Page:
-3 ( +1 / -4 )

While driving,

bowing when someone let's me pass

turning off the headlights when sitting at a red light

using hazard lights to say thank you

driving through just turned red lights
1 ( +2 / -1 )

Treating people with the respect they deserve. The respect you show before they show theirs. Apparently this did not work out for a lot of posters - oh, they were just trying to be funny or sarcastic. Good for you :-)

-7 ( +2 / -9 )

@Tessa

Staring at foreigners.

Spot on with that. What king of weirdo have I beome? : (

4 ( +6 / -2 )

I think some posters need to get out more. Most of what they think is ''Japanese'' is pretty standard in Asian countries. Ever heard of ''saving face''? It seems there are some disgruntled gaijin who think Japan ought to be just like their home countries . Really, what exactly is a ''Japanese habit''? Why would you ''adopt'' a Japanese habit anyway? Ethnocentrism....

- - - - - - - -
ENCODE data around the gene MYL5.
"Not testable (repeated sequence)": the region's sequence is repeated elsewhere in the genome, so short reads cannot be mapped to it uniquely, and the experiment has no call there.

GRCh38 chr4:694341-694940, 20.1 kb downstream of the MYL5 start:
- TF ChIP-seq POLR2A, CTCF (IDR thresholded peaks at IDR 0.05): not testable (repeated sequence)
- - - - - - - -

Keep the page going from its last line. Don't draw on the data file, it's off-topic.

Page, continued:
-5 ( +3 / -8 )

Sorry, but going to have to disagree with you there. I've been in Japan for almost a decade and I still consider it incredibly bad manners to slurp noodles.

Good for you. But that's because you are evaluating it based on your own cultural filters.

Let me give an example. In the US, it's not bad manners to wear your shoes inside. But if someone from the US comes to Japan and wears their shoes into someone's house, it's considered bad mannered. People don't wear their shoes in the house here.

In America - shoes inside is not bad manners.

In Japan - shoes inside is bad manners.

On that same note, slurping noodles is bad manners in many western countries.

In Japan - it's accepted.

Just because you think it's rude, doesn't make it rude. It would be rude if a Japanese person were doing it overseas in a country where it's considered to be rude. But in Japan, it's entirely acceptable, and when it comes to ramen, it's the recommended way of eating noodles.

Manners are relative to the locality.

My sincerest apologies - I misquoted you!

I think you quoted me correctly. Or am I missing something?

1 ( +3 / -2 )